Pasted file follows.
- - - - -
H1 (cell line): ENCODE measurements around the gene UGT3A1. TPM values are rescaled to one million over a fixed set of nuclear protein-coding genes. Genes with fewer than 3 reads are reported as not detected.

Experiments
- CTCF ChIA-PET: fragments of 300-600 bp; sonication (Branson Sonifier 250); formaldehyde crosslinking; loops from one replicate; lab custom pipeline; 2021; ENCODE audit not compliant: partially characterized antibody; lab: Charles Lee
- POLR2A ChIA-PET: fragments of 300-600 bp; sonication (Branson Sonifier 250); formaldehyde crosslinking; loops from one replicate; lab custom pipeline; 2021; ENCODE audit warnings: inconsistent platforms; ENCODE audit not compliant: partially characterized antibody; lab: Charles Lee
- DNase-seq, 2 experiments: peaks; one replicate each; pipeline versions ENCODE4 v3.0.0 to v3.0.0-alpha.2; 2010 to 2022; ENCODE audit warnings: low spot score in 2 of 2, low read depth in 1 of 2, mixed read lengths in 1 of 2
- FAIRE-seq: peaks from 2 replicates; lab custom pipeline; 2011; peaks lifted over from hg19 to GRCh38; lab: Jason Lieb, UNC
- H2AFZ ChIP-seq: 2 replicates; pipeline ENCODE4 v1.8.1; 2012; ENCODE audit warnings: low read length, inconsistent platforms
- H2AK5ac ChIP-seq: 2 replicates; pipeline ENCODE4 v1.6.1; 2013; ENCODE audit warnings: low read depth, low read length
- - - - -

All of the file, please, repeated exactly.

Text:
H1 (cell line): ENCODE measurements around the gene UGT3A1. TPM values are rescaled to one million over a fixed set of nuclear protein-coding genes. Genes with fewer than 3 reads are reported as not detected.

Experiments
- CTCF ChIA-PET: fragments of 300-600 bp; sonication (Branson Sonifier 250); formaldehyde crosslinking; loops from one replicate; lab custom pipeline; 2021; ENCODE audit not compliant: partially characterized antibody; lab: Charles Lee
- POLR2A ChIA-PET: fragments of 300-600 bp; sonication (Branson Sonifier 250); formaldehyde crosslinking; loops from one replicate; lab custom pipeline; 2021; ENCODE audit warnings: inconsistent platforms; ENCODE audit not compliant: partially characterized antibody; lab: Charles Lee
- DNase-seq, 2 experiments: peaks; one replicate each; pipeline versions ENCODE4 v3.0.0 to v3.0.0-alpha.2; 2010 to 2022; ENCODE audit warnings: low spot score in 2 of 2, low read depth in 1 of 2, mixed read lengths in 1 of 2
- FAIRE-seq: peaks from 2 replicates; lab custom pipeline; 2011; peaks lifted over from hg19 to GRCh38; lab: Jason Lieb, UNC
- H2AFZ ChIP-seq: 2 replicates; pipeline ENCODE4 v1.8.1; 2012; ENCODE audit warnings: low read length, inconsistent platforms
- H2AK5ac ChIP-seq: 2 replicates; pipeline ENCODE4 v1.6.1; 2013; ENCODE audit warnings: low read depth, low read length